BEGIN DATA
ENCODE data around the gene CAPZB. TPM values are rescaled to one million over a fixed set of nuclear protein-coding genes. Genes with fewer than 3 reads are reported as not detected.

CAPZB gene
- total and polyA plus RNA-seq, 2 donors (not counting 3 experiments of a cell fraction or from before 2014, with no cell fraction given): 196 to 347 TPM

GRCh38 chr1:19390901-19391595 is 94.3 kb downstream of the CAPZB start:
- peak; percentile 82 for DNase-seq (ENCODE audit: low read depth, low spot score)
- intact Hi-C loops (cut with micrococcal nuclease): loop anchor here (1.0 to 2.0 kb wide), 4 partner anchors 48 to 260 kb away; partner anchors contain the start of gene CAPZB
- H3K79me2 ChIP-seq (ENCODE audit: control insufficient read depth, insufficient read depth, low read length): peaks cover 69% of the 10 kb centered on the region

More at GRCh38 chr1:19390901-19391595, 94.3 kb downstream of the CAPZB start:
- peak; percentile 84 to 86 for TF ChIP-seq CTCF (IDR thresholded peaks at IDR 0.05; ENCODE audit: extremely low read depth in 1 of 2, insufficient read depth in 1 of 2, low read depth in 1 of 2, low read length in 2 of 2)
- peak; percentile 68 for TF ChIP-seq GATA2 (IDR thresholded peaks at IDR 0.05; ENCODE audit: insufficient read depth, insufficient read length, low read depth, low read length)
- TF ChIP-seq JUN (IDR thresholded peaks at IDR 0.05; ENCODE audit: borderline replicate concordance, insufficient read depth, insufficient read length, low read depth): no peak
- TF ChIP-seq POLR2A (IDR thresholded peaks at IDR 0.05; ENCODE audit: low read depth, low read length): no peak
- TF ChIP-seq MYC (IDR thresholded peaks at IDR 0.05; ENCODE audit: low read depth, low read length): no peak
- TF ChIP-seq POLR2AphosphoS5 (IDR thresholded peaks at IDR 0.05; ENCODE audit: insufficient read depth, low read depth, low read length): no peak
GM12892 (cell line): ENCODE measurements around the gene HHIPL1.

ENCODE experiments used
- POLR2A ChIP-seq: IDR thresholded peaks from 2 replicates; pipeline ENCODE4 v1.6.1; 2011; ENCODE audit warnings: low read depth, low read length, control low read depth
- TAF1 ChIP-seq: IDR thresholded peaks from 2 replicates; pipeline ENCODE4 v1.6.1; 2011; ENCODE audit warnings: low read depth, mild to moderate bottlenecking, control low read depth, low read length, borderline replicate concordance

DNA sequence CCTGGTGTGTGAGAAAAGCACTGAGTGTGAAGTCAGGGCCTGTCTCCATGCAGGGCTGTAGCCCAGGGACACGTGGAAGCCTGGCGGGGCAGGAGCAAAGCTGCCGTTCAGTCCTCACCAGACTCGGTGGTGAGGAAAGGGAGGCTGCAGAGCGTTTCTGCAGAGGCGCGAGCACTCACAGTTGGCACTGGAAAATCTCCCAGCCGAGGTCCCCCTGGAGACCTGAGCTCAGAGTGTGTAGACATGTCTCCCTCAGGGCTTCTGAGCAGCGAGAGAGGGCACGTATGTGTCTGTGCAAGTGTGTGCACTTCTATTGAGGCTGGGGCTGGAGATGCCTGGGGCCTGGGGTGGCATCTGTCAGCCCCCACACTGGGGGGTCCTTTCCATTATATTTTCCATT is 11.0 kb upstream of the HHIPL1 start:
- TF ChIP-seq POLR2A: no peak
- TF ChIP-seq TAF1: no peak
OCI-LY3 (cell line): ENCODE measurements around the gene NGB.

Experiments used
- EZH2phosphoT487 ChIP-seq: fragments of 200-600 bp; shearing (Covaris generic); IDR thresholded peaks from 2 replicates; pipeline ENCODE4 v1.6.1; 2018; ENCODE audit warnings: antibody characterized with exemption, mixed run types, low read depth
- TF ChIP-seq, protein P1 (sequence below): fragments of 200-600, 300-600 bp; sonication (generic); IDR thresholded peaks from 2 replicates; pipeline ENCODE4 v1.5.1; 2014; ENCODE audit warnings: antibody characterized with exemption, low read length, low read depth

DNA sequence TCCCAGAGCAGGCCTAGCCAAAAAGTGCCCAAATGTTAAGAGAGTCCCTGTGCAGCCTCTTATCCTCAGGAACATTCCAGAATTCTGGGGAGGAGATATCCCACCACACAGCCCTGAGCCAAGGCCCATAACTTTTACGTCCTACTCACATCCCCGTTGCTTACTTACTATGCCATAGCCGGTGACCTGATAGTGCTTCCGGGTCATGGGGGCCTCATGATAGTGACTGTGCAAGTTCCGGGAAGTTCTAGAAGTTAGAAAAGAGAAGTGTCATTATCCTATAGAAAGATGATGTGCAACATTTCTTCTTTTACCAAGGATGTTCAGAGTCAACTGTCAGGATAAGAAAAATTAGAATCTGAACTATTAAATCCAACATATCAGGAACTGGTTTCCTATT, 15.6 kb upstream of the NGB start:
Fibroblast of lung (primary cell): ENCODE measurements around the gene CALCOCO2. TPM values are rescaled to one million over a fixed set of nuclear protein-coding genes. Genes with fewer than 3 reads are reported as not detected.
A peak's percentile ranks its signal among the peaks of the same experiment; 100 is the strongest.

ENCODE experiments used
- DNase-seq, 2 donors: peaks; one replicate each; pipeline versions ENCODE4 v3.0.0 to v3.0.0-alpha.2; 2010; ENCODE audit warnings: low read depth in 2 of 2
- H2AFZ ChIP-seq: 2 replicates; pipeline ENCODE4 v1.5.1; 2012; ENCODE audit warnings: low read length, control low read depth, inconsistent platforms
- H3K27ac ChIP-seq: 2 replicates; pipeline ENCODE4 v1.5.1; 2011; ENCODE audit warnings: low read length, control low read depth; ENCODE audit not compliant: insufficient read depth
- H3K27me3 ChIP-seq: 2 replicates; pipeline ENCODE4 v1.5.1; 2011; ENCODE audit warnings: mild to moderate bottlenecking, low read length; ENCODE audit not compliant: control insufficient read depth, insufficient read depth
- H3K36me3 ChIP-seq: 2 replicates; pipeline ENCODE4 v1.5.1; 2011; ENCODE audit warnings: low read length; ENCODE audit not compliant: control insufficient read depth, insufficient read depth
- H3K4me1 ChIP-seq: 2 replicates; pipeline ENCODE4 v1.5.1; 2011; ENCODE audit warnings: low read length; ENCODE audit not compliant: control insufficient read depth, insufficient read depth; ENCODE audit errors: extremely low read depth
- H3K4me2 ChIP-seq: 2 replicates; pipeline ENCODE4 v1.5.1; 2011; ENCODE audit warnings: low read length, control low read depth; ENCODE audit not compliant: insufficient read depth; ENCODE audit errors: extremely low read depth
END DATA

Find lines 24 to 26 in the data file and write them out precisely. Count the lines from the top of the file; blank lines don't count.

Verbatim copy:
- EZH2phosphoT487 ChIP-seq: fragments of 200-600 bp; shearing (Covaris generic); IDR thresholded peaks from 2 replicates; pipeline ENCODE4 v1.6.1; 2018; ENCODE audit warnings: antibody characterized with exemption, mixed run types, low read depth
- TF ChIP-seq, protein P1 (sequence below): fragments of 200-600, 300-600 bp; sonication (generic); IDR thresholded peaks from 2 replicates; pipeline ENCODE4 v1.5.1; 2014; ENCODE audit warnings: antibody characterized with exemption, low read length, low read depth

DNA sequence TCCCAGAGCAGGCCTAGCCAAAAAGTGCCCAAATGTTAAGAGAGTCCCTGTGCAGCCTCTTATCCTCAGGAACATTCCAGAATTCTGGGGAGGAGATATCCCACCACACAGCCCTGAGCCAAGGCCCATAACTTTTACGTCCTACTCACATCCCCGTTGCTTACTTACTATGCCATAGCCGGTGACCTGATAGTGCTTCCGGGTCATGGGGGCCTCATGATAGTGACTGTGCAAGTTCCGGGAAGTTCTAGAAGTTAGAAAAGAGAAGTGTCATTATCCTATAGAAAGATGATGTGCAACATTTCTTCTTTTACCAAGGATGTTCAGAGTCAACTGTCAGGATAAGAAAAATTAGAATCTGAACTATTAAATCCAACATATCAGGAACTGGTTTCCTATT, 15.6 kb upstream of the NGB start: